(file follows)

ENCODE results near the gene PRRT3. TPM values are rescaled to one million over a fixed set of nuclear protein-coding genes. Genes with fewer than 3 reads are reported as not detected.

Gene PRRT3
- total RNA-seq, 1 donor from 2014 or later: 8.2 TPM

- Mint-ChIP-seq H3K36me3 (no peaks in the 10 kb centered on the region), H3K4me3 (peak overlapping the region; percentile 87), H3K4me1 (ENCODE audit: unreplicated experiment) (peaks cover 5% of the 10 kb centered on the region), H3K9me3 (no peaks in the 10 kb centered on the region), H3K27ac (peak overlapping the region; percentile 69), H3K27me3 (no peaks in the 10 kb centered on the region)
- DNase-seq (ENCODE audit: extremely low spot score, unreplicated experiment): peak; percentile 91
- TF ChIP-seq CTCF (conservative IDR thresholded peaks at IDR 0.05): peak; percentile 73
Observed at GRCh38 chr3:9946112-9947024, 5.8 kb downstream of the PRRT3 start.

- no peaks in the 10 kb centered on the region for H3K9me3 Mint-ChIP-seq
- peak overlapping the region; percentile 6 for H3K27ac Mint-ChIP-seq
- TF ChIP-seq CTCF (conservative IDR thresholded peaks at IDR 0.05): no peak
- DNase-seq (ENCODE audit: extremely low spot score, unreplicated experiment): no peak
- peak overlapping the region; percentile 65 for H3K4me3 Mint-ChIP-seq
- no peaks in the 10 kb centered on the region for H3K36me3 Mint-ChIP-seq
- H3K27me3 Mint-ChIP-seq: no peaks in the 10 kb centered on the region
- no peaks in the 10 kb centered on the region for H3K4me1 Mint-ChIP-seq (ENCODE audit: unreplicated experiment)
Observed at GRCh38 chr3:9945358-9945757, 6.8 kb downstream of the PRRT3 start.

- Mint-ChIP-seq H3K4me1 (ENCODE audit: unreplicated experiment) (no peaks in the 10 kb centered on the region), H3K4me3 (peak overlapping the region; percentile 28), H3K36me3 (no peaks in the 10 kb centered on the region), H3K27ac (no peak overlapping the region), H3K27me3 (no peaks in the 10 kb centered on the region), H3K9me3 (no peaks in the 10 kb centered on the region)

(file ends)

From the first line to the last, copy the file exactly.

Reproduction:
ENCODE results near the gene PRRT3. TPM values are rescaled to one million over a fixed set of nuclear protein-coding genes. Genes with fewer than 3 reads are reported as not detected.

Gene PRRT3
- total RNA-seq, 1 donor from 2014 or later: 8.2 TPM

- Mint-ChIP-seq H3K36me3 (no peaks in the 10 kb centered on the region), H3K4me3 (peak overlapping the region; percentile 87), H3K4me1 (ENCODE audit: unreplicated experiment) (peaks cover 5% of the 10 kb centered on the region), H3K9me3 (no peaks in the 10 kb centered on the region), H3K27ac (peak overlapping the region; percentile 69), H3K27me3 (no peaks in the 10 kb centered on the region)
- DNase-seq (ENCODE audit: extremely low spot score, unreplicated experiment): peak; percentile 91
- TF ChIP-seq CTCF (conservative IDR thresholded peaks at IDR 0.05): peak; percentile 73
Observed at GRCh38 chr3:9946112-9947024, 5.8 kb downstream of the PRRT3 start.

- no peaks in the 10 kb centered on the region for H3K9me3 Mint-ChIP-seq
- peak overlapping the region; percentile 6 for H3K27ac Mint-ChIP-seq
- TF ChIP-seq CTCF (conservative IDR thresholded peaks at IDR 0.05): no peak
- DNase-seq (ENCODE audit: extremely low spot score, unreplicated experiment): no peak
- peak overlapping the region; percentile 65 for H3K4me3 Mint-ChIP-seq
- no peaks in the 10 kb centered on the region for H3K36me3 Mint-ChIP-seq
- H3K27me3 Mint-ChIP-seq: no peaks in the 10 kb centered on the region
- no peaks in the 10 kb centered on the region for H3K4me1 Mint-ChIP-seq (ENCODE audit: unreplicated experiment)
Observed at GRCh38 chr3:9945358-9945757, 6.8 kb downstream of the PRRT3 start.

- Mint-ChIP-seq H3K4me1 (ENCODE audit: unreplicated experiment) (no peaks in the 10 kb centered on the region), H3K4me3 (peak overlapping the region; percentile 28), H3K36me3 (no peaks in the 10 kb centered on the region), H3K27ac (no peak overlapping the region), H3K27me3 (no peaks in the 10 kb centered on the region), H3K9me3 (no peaks in the 10 kb centered on the region)